A coal-fired power plant in Springdale, Pennsylvania. Photo: Robert Nickelsberg / Getty Images
President Trump appeared to signal Thursday that he'll soon examine a plea by the financially struggling power company, FirstEnergy Solutions Corp., for the Energy Department (DOE) to support the operation of its coal-fired and nuclear plants.
Why it matters: Trump's remarks in West Virginia lacked detail, but nonetheless show that the controversial request for DOE to make sweeping use of its emergency powers has landed on the White House's radar screen.
What he said: According to tweets from Argus Media's Chris Knight and other reports, Trump said, "We'll be looking at that 202, you know what a 202 is, we'll be looking at that, we're trying," and "About nine of your people just came up to me outside, could you talk about 202, and we'll be looking at that as soon as we get back."
What that probably means: It's an apparent reference to FirstEnergy's March 29 request for DOE to use its powers under Section 202(c) of the Federal Power Act to keep companies' coal-fired and nuclear plants running and ensure they're "compensated fairly."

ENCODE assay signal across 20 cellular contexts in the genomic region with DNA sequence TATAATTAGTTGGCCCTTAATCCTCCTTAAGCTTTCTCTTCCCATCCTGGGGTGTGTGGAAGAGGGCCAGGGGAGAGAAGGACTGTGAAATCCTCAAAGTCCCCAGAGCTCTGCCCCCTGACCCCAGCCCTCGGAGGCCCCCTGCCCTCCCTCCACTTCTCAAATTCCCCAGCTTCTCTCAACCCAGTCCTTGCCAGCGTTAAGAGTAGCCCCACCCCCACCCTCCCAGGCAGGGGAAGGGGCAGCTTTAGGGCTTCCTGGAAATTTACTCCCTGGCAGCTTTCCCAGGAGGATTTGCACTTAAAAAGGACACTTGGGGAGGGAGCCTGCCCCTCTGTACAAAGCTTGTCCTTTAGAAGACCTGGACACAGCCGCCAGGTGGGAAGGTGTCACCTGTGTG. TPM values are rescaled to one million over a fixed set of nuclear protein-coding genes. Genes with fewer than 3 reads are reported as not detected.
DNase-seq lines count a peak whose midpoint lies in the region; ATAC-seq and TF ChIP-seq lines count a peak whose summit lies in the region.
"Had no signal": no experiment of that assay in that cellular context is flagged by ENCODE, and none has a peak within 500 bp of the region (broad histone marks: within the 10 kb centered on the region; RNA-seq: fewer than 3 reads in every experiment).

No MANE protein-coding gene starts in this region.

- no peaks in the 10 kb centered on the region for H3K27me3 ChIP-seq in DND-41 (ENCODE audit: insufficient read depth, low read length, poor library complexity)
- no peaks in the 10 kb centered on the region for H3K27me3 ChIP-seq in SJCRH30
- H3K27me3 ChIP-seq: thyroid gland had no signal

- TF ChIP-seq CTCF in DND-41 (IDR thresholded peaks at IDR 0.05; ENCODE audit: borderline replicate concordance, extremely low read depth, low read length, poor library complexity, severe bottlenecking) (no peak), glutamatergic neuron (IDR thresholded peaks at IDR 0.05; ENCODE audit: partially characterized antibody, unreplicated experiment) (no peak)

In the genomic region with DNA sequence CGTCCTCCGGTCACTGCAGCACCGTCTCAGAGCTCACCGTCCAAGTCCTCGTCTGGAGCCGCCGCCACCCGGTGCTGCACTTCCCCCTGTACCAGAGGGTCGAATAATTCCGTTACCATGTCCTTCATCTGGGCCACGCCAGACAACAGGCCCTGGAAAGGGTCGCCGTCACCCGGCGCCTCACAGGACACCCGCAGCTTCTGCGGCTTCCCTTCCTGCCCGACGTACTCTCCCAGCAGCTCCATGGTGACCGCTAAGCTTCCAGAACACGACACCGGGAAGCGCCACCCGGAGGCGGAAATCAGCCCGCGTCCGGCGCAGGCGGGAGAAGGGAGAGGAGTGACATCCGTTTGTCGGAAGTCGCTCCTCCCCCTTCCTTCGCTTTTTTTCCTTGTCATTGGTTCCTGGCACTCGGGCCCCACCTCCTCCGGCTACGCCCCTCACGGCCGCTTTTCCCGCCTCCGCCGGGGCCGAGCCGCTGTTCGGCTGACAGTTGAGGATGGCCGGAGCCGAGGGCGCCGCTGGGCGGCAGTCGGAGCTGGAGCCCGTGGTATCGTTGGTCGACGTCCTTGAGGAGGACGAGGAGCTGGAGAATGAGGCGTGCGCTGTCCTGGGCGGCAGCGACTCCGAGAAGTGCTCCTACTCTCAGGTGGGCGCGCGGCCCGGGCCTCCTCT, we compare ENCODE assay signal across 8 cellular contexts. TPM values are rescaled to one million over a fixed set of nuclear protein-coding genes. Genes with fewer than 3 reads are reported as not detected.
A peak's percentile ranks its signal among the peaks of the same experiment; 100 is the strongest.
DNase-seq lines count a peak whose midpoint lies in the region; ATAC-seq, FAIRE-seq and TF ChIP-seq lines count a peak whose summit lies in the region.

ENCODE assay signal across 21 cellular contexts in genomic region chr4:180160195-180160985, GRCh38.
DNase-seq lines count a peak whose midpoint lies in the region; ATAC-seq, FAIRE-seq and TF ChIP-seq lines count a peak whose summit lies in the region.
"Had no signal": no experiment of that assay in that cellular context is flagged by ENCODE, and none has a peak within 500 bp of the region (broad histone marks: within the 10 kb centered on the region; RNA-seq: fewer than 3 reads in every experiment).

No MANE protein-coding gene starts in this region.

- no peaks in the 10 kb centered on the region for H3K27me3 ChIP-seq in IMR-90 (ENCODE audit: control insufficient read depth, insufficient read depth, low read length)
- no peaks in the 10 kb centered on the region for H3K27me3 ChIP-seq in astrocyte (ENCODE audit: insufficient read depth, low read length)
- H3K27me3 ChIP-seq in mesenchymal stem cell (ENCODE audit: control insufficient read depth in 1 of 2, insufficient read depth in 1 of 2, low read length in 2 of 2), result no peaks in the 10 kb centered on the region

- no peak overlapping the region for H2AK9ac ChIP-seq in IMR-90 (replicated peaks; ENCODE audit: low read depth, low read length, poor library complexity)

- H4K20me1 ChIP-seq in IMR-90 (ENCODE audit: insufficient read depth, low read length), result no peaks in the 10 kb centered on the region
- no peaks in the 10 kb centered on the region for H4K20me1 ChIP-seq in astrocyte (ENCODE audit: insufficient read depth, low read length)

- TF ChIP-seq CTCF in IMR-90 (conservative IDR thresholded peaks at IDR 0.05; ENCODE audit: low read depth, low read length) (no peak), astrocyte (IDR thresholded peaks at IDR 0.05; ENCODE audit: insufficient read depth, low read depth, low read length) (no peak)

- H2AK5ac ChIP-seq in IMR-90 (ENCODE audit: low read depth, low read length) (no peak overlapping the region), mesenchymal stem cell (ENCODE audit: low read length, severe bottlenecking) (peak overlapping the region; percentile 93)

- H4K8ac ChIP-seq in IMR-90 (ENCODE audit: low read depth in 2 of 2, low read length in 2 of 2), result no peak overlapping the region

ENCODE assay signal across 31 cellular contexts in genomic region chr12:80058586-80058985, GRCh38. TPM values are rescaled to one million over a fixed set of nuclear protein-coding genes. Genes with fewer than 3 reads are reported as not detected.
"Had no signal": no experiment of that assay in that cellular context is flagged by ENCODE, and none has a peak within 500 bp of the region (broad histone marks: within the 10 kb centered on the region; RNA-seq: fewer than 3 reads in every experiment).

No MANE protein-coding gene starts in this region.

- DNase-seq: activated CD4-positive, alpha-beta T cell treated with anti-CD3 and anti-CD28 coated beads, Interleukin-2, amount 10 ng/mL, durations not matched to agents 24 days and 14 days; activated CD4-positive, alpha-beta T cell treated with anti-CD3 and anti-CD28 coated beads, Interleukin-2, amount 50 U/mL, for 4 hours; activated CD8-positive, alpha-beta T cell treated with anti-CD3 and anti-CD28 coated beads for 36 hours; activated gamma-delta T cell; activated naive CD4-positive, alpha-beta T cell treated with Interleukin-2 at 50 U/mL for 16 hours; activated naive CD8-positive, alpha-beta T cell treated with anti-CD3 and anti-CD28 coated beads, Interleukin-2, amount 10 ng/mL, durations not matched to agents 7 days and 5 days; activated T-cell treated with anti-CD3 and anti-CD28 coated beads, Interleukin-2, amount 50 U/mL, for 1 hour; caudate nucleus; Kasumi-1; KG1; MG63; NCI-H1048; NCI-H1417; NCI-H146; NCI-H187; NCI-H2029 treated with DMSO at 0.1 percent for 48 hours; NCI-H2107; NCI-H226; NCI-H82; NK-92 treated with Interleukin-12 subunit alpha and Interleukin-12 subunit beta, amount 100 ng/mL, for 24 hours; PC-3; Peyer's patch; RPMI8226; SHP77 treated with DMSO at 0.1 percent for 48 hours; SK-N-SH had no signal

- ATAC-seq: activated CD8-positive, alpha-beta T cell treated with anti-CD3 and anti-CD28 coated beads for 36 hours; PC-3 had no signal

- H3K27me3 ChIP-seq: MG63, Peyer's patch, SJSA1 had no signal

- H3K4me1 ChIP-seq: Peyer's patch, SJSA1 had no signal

One level deeper: As we noted in Axios' Generate newsletter last week, FirstEnergy wants DOE to alter market conditions in the PJM Interconnection region, which covers all or parts of 13 states — including Ohio, Pennsylvania, and West Virginia — and contains a substantial number of coal and nuclear plants operated by multiple companies.
- Their filing says DOE should order PJM to ensure financially challenged coal and nuclear plants are compensated by ratepayers for the "full benefits they provide to energy markets and the public at large, including fuel security and diversity."
DOE has said they are reviewing the request.